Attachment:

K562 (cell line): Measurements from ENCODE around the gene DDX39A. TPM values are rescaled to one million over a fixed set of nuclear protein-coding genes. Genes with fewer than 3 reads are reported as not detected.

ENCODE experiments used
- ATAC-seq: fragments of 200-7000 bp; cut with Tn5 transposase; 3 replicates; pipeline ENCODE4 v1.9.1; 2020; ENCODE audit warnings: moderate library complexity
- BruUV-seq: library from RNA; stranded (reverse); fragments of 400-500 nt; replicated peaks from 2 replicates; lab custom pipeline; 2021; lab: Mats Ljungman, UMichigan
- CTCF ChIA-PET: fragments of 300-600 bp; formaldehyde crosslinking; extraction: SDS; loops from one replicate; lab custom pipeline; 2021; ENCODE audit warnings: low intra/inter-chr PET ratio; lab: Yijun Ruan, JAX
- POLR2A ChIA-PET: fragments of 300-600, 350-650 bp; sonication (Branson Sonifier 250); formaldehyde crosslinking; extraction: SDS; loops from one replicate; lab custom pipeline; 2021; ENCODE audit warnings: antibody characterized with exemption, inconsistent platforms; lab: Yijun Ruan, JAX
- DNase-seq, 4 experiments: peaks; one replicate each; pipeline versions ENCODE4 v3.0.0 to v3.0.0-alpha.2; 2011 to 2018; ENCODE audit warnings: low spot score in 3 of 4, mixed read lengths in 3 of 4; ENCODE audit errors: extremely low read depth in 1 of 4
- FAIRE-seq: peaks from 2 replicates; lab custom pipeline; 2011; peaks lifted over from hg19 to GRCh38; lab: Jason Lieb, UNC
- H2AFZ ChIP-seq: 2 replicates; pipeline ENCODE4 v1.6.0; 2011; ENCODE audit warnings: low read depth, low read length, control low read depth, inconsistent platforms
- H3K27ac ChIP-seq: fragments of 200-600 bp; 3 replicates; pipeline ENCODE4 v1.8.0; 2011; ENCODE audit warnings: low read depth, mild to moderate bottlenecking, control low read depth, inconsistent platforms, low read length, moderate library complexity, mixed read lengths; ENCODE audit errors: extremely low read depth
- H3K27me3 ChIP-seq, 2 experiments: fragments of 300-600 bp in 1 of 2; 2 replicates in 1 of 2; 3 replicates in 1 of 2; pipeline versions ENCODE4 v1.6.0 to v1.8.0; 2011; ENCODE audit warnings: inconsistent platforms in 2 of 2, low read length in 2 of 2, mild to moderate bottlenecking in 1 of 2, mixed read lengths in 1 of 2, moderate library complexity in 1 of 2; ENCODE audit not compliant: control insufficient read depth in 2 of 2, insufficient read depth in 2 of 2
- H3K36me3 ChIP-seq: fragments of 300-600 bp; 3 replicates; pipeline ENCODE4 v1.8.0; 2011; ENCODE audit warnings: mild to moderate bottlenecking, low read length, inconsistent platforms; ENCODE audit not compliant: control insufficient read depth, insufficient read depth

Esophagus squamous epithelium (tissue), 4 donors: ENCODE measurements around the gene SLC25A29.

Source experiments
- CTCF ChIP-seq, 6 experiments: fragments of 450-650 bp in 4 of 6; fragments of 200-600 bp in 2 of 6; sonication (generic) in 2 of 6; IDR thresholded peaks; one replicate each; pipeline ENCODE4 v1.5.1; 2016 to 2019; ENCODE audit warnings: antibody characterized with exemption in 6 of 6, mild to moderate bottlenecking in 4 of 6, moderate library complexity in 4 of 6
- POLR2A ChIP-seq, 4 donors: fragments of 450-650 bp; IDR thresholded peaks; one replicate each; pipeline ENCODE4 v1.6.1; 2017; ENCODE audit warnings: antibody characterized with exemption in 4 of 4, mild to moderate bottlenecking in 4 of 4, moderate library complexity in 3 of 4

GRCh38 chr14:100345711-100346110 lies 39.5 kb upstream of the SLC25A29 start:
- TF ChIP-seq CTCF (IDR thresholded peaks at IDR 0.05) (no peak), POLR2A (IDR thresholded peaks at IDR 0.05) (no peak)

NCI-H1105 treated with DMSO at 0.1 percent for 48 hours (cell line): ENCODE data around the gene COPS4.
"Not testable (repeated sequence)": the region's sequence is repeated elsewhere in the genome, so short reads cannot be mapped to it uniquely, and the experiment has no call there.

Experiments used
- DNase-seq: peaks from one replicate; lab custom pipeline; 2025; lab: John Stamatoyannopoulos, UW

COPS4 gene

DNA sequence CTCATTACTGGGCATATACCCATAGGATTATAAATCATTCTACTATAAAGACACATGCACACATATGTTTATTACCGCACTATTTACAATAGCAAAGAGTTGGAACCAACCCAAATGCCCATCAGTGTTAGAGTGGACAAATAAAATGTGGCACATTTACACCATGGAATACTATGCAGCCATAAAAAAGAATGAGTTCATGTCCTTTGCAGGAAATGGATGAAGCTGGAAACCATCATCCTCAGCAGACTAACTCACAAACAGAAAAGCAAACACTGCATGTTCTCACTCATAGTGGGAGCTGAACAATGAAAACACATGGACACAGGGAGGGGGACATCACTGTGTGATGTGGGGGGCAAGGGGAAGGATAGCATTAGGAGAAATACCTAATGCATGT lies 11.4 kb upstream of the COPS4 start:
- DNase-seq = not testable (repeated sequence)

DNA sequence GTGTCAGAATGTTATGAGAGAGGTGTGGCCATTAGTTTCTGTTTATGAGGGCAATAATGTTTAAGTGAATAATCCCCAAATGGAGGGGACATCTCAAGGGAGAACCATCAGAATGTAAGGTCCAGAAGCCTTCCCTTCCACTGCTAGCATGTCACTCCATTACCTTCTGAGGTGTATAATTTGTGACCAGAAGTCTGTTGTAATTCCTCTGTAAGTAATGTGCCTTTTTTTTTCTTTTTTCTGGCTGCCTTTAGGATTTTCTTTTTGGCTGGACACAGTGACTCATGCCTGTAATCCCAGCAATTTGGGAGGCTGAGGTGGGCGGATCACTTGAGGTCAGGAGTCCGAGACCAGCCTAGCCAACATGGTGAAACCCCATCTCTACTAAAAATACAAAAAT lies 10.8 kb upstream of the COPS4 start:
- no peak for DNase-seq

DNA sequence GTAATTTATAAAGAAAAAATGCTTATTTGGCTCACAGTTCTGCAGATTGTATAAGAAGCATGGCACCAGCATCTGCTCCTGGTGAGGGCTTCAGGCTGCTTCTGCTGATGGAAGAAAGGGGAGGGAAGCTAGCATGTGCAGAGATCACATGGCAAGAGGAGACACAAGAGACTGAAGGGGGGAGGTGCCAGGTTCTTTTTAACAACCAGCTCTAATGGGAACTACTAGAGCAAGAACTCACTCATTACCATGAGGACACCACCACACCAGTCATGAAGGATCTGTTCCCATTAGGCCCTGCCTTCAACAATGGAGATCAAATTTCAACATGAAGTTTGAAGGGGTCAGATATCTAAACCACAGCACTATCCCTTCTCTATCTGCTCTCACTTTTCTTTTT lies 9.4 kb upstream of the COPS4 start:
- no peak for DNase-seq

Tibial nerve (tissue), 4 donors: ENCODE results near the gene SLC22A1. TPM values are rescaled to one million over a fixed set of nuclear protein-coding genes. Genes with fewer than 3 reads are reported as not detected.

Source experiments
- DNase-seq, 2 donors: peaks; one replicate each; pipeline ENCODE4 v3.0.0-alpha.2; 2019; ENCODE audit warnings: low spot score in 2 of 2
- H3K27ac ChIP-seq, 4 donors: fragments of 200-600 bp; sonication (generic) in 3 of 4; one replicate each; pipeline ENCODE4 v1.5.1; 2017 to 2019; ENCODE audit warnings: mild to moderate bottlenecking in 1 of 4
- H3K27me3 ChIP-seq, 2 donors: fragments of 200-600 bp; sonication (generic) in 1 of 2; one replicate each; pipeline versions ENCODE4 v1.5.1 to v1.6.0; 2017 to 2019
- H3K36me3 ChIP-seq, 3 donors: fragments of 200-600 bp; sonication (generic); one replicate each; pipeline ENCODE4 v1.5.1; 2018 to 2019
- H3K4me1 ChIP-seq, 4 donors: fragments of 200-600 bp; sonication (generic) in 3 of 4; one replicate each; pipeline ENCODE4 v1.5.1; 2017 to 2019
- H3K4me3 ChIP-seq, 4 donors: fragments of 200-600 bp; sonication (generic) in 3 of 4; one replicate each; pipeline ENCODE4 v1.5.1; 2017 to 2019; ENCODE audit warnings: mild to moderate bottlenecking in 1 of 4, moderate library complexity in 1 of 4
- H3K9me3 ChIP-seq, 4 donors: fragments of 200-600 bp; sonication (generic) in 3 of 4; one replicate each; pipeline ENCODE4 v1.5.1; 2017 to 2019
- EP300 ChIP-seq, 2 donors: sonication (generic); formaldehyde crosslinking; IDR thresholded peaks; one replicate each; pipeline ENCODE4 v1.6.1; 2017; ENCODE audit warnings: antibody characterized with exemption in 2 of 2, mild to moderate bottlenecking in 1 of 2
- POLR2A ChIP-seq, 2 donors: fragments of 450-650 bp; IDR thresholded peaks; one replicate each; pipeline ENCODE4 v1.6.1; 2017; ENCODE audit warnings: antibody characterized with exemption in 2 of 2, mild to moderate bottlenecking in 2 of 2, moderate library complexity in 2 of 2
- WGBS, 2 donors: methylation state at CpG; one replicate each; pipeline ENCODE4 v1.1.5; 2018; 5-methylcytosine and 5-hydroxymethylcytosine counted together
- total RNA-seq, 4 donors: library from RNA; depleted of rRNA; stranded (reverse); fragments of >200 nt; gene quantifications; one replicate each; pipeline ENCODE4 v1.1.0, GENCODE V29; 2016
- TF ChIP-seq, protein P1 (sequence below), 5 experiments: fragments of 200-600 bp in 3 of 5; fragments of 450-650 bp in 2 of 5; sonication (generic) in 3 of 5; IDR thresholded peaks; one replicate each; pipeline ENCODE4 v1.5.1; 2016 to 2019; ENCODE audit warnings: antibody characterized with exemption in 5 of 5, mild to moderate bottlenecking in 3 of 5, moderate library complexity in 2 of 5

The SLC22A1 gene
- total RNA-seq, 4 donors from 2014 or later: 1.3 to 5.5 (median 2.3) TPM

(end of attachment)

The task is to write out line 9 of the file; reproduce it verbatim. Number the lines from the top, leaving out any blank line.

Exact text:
- H2AFZ ChIP-seq: 2 replicates; pipeline ENCODE4 v1.6.0; 2011; ENCODE audit warnings: low read depth, low read length, control low read depth, inconsistent platforms